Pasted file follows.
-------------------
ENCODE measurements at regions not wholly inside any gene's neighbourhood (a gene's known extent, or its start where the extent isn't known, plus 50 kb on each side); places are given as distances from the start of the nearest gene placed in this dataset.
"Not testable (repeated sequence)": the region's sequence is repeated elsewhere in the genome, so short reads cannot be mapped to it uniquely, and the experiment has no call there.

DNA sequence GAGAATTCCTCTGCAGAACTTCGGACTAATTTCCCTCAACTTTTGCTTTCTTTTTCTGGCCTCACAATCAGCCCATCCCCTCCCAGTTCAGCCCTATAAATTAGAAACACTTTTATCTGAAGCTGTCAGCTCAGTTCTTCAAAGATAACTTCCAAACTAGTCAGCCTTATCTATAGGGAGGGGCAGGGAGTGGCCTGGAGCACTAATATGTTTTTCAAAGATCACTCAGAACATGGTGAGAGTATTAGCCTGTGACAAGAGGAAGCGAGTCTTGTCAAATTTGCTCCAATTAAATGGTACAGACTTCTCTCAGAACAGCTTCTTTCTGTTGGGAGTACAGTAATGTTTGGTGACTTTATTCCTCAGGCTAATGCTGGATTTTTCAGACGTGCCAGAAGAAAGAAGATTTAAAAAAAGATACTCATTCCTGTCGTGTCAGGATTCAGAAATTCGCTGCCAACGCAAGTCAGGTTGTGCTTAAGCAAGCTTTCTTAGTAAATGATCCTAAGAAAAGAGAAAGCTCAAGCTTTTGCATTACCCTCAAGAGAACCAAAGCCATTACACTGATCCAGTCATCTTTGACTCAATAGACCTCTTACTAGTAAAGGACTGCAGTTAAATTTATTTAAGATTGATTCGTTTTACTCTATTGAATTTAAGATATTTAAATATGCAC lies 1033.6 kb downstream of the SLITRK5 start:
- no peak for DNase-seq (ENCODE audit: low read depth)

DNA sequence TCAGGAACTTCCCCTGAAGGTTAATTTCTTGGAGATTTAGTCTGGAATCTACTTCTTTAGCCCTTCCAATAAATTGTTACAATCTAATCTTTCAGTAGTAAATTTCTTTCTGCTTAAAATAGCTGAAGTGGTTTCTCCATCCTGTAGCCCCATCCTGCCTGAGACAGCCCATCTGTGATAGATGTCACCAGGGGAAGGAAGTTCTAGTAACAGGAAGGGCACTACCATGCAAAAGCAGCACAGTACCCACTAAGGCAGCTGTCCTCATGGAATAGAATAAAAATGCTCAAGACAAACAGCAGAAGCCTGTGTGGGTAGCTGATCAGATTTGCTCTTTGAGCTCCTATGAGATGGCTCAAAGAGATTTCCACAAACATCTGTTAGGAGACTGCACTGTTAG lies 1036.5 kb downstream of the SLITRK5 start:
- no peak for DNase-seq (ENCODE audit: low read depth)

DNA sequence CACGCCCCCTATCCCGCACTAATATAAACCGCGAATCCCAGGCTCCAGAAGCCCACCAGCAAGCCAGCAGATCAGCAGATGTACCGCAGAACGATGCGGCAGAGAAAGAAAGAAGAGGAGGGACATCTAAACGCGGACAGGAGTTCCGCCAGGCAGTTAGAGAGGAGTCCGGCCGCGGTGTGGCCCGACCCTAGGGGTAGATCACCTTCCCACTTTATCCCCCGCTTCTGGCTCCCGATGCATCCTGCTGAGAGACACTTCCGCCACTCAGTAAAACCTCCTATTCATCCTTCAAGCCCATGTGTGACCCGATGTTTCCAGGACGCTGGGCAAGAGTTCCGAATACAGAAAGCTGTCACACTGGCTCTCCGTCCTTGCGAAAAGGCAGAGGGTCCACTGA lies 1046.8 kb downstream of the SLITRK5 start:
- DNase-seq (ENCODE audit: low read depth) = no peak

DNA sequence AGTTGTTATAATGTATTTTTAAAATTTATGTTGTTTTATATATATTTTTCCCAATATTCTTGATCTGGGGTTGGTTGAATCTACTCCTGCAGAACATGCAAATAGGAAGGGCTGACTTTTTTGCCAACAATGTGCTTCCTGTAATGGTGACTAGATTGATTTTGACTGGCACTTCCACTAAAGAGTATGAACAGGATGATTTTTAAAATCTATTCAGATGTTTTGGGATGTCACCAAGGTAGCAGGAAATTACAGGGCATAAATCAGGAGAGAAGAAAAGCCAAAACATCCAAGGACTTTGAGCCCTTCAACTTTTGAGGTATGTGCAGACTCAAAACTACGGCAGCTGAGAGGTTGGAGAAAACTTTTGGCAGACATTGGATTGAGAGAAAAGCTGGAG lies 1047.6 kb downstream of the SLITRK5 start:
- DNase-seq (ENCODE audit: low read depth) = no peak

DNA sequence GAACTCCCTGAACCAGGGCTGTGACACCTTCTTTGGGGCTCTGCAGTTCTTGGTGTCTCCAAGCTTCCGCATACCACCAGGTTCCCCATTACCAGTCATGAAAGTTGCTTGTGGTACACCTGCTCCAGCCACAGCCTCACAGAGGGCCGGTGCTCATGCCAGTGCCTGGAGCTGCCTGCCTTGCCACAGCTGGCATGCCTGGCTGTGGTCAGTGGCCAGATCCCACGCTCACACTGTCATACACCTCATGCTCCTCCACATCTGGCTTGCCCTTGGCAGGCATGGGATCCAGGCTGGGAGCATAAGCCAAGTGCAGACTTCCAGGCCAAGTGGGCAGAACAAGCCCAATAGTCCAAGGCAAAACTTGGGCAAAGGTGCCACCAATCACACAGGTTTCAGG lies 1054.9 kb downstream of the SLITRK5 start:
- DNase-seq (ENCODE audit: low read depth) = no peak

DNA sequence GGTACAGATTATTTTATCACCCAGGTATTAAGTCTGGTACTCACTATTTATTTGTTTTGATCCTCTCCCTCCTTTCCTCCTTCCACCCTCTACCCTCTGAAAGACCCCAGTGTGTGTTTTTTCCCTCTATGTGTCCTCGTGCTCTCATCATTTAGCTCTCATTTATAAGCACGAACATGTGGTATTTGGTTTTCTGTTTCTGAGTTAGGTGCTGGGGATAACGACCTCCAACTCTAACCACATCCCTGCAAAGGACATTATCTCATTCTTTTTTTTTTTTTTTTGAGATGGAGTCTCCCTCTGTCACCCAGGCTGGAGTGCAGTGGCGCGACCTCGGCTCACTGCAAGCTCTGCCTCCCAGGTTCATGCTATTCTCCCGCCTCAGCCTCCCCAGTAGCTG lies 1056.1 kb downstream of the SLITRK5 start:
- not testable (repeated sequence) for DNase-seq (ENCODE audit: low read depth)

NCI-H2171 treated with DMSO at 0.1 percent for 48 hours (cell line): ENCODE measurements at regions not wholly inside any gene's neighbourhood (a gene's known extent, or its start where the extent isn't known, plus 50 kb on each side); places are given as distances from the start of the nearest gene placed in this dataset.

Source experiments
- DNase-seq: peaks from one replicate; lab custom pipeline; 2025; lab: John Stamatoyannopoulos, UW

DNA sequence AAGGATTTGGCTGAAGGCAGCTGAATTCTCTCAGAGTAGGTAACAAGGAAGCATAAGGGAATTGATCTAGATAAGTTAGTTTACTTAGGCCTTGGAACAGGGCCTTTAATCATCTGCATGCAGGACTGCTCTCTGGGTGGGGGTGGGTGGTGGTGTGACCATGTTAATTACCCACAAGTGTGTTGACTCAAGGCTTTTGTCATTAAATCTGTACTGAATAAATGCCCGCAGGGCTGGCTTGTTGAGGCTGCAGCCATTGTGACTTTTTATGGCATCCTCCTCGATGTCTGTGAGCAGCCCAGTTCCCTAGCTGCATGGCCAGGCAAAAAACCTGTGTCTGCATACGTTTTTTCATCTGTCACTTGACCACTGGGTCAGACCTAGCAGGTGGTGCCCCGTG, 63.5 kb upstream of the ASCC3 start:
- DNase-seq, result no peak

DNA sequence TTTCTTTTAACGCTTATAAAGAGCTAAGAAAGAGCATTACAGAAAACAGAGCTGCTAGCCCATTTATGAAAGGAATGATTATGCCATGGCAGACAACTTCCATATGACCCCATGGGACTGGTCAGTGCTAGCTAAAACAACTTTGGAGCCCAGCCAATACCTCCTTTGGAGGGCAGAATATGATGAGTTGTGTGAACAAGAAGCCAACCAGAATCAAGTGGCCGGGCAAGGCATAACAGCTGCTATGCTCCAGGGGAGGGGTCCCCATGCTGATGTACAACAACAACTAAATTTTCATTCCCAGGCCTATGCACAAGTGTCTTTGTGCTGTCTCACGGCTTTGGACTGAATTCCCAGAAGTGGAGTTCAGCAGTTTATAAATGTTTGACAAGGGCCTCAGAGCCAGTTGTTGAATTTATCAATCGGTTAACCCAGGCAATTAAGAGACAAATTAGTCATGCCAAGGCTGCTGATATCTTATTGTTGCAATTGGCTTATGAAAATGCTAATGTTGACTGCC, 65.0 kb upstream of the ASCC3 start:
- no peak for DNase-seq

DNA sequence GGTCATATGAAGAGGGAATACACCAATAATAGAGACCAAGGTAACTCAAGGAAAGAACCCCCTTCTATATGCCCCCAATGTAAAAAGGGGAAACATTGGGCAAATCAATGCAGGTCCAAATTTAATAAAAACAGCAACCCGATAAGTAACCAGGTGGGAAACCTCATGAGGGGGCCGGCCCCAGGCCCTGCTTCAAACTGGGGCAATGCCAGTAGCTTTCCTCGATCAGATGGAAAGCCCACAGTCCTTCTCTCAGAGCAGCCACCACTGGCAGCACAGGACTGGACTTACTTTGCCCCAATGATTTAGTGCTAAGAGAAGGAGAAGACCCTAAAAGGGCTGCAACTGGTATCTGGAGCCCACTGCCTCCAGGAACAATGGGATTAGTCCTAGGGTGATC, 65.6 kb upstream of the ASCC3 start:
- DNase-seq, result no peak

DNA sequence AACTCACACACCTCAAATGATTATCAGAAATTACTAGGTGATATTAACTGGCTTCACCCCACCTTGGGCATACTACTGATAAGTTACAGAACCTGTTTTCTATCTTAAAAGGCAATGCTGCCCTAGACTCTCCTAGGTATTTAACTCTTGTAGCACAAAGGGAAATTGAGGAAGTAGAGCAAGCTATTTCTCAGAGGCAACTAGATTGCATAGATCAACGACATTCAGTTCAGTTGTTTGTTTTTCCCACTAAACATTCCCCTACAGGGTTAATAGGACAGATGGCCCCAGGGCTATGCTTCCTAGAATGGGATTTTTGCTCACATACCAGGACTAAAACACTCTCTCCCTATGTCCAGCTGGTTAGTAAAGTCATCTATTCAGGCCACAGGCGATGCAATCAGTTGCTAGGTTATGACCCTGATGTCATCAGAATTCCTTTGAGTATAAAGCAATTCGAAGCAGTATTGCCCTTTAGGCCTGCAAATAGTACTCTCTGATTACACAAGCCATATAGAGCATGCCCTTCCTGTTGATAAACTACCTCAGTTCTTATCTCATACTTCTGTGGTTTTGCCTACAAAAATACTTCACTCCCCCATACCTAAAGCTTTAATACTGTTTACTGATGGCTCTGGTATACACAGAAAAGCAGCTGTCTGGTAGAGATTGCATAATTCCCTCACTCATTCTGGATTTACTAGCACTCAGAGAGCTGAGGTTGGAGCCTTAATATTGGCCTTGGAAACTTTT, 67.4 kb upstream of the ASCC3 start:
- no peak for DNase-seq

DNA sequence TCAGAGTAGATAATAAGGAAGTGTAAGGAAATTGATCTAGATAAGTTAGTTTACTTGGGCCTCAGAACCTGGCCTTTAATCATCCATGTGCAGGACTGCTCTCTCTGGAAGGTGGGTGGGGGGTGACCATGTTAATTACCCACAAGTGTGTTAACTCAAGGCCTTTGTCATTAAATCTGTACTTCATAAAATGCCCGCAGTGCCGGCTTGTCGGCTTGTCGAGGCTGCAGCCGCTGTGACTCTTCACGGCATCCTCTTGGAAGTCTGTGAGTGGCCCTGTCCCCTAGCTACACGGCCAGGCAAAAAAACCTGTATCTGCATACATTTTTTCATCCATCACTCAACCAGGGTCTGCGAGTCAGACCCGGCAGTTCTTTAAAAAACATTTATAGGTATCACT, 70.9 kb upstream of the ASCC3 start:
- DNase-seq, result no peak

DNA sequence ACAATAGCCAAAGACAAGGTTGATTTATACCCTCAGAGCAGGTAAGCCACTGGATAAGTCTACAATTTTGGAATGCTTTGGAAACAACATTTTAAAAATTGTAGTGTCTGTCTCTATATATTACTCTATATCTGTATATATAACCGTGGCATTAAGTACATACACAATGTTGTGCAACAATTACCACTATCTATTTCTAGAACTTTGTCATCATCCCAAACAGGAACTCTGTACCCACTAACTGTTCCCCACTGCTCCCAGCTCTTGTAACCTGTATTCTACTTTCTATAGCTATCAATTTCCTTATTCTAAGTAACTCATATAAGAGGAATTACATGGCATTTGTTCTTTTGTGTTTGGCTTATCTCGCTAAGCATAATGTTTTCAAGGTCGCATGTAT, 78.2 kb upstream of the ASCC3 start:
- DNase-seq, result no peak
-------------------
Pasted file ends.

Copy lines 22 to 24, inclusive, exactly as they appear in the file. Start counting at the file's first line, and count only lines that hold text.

DNA sequence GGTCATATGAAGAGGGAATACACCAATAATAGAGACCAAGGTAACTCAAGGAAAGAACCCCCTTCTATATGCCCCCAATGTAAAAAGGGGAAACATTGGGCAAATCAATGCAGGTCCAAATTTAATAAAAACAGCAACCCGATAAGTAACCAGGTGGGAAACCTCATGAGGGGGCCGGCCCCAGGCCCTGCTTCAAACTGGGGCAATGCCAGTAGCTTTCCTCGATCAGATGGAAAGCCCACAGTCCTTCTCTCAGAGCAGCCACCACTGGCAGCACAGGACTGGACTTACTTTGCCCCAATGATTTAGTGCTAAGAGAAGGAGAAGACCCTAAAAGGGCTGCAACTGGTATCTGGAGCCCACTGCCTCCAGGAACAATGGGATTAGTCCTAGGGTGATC, 65.6 kb upstream of the ASCC3 start:
- DNase-seq, result no peak

DNA sequence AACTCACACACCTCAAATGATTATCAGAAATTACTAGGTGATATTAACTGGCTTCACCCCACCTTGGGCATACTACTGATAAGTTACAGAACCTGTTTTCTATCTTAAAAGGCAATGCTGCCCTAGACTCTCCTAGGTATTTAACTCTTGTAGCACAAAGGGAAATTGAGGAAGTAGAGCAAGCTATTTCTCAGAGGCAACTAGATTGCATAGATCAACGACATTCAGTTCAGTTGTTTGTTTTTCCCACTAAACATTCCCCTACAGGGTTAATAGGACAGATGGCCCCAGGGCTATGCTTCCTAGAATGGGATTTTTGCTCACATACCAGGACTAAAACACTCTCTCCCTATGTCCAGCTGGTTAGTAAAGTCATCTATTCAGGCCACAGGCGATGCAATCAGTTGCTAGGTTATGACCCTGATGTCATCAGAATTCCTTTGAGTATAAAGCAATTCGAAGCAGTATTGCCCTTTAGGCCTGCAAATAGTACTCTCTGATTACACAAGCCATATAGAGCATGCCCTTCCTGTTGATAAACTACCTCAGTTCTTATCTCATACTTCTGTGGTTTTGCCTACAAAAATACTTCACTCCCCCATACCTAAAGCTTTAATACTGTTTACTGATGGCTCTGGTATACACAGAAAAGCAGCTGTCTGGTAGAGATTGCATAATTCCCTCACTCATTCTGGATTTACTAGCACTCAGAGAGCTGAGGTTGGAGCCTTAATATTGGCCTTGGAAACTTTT, 67.4 kb upstream of the ASCC3 start: